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By Rev. Carrie A.H. Benton
Mountain Lakes Presbyterian Church 

Slowing Down


“What do mortals get from all the toil and strain

with which they toil under the sun?

For all their days are full of pain,

and their work is a vexation;

even at night their minds do not rest.”

(Ecclesiastes 2:22-23)

Some of us are a bit reluctant to slow down. We know that when we do, we may notice something we are trying to avoid – a difficult conversation with a friend, an upcoming appointment with a doctor. Whatever it is, we usually do not want to face the reality that some things are beyond our control. We have no control over how a friend might react. We have no control over what the doctor may say. We have no control over most outcomes – and that uncertainty makes slowing down a bit scary. So, we keep ourselves busy in order to avoid difficult situations.

But what if slowing down came with a promise? That when we slowed down we experienced great freedom to be fully present with God and others? That the full presence of God would fill us with whatever we needed to engage any difficult life situation?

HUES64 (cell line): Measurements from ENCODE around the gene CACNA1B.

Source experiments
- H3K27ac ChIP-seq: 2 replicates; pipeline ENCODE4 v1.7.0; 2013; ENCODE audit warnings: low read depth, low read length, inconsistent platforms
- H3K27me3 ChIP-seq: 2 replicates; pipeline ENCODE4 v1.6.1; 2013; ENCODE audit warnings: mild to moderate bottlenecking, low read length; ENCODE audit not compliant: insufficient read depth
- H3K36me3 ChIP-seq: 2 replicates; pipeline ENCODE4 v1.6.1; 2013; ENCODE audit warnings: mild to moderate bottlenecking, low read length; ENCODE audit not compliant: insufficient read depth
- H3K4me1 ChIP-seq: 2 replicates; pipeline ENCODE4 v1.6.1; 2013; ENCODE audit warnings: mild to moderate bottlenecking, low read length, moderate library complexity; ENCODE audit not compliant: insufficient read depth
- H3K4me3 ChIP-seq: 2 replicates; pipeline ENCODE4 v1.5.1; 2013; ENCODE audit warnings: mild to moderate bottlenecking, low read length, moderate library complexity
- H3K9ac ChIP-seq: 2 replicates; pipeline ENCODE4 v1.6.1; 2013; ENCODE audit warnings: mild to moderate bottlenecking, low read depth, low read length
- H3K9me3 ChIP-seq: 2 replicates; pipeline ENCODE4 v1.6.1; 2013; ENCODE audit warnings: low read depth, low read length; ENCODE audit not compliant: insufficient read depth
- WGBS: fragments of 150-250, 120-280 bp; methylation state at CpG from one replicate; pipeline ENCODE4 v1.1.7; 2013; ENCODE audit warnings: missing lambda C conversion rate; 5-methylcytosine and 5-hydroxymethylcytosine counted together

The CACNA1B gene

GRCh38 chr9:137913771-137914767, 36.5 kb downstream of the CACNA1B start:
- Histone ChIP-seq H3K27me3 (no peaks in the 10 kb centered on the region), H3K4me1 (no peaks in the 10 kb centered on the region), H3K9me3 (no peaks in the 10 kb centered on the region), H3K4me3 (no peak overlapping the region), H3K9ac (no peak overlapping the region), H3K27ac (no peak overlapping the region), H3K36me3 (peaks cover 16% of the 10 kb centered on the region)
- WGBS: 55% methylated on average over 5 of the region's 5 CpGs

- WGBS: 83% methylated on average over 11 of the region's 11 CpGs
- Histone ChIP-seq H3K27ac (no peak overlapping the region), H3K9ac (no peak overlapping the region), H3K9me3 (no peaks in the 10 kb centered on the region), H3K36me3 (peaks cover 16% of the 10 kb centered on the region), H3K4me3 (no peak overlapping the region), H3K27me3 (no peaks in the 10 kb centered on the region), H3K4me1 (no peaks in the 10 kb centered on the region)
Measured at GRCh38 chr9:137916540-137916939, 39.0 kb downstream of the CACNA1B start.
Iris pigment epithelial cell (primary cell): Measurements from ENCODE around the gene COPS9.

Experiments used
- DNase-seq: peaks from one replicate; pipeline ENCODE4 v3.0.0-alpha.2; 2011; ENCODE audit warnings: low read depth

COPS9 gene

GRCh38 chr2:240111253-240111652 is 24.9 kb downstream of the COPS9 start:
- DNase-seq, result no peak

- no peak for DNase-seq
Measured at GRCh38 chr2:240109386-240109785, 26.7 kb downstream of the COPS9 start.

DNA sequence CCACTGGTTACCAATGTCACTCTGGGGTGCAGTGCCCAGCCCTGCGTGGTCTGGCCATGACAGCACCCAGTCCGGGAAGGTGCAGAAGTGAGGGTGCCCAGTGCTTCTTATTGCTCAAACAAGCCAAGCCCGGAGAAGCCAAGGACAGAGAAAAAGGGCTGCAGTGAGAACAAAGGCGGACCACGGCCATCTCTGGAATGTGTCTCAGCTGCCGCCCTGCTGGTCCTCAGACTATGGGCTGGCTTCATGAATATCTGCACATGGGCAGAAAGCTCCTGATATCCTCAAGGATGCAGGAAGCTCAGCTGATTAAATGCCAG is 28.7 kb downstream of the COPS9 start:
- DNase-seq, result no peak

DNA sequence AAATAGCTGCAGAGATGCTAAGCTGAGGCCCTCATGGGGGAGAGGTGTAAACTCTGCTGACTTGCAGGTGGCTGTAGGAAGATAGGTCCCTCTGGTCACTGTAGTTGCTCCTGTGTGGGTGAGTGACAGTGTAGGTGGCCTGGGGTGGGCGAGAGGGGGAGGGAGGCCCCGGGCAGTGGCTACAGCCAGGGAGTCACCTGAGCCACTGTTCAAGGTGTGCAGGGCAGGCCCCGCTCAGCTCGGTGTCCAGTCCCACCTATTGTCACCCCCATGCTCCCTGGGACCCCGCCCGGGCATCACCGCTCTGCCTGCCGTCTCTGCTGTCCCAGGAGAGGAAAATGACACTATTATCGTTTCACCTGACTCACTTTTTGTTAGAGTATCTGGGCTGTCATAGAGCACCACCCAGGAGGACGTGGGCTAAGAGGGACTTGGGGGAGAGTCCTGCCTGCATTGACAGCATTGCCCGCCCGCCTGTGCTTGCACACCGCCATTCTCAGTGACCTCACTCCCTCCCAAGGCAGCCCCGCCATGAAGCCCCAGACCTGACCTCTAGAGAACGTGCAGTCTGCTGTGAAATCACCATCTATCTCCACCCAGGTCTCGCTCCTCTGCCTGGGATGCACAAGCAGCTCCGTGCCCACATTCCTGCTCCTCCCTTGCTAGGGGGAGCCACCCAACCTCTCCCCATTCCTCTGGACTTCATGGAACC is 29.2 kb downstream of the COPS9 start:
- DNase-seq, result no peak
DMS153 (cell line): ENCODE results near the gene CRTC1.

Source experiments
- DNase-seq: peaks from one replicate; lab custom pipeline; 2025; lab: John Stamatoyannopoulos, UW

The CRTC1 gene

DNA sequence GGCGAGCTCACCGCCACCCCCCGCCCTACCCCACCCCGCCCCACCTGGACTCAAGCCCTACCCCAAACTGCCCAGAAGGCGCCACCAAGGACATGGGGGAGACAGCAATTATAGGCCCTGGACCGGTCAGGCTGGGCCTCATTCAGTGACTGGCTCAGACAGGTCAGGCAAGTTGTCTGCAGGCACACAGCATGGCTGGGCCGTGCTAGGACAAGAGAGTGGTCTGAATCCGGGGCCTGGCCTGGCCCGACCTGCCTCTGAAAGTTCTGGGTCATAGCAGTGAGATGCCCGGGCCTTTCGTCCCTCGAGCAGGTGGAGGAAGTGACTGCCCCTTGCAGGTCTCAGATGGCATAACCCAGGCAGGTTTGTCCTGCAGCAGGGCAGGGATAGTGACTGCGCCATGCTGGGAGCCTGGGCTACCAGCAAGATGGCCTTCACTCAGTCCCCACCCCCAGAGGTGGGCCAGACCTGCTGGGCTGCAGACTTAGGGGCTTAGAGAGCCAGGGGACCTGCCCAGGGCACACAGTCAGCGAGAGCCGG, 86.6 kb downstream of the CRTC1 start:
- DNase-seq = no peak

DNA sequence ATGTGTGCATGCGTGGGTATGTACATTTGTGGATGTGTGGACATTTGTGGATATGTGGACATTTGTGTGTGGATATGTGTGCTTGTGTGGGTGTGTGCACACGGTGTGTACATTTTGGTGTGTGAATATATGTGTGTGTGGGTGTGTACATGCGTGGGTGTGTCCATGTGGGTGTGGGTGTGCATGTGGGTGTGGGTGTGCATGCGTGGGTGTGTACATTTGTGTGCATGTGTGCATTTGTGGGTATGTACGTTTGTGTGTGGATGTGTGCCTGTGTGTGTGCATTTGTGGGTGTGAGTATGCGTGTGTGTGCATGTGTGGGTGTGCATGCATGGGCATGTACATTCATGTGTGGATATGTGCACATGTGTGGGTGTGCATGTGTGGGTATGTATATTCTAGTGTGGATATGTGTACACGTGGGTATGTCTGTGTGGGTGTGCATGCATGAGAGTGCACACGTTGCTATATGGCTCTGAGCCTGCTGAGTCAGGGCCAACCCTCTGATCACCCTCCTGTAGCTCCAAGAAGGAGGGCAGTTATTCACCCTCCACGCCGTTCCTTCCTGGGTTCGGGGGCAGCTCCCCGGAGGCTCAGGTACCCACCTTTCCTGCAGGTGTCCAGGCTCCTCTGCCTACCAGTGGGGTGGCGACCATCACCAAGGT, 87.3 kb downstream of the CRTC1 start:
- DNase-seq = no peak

Because God loves us, God does not want any of us to miss an opportunity for slowing down. There are reminders all around.

The seasons can be reminders for slowing down. The inviting fall colors encourage a slow walk in the woods. The cooler temperatures inspire me to grab a blanket, a good book and hunker down in front of the wood stove. These reminders invite us to slow down a bit, take a look around us, and notice. Notice the changing colors, the winter fur fully coming in on the deer, the scurry of chipmunks and squirrels gathering whatever they can find, movement and stillness all around. Slowing down helps us to see just a little more of what is happening in our very midst.

How appropriate that our local speed limits have also changed – further encouraging us to slow down, look around, pay attention. Another reminder. Perhaps even this can serve as a tangible invitation for hurrying less and noticing more. An invitation to approach all of life – not only our traveling from one place to another – with divine curiosity.

May your RSVP to this divine invitation surprise you with hope and joy.


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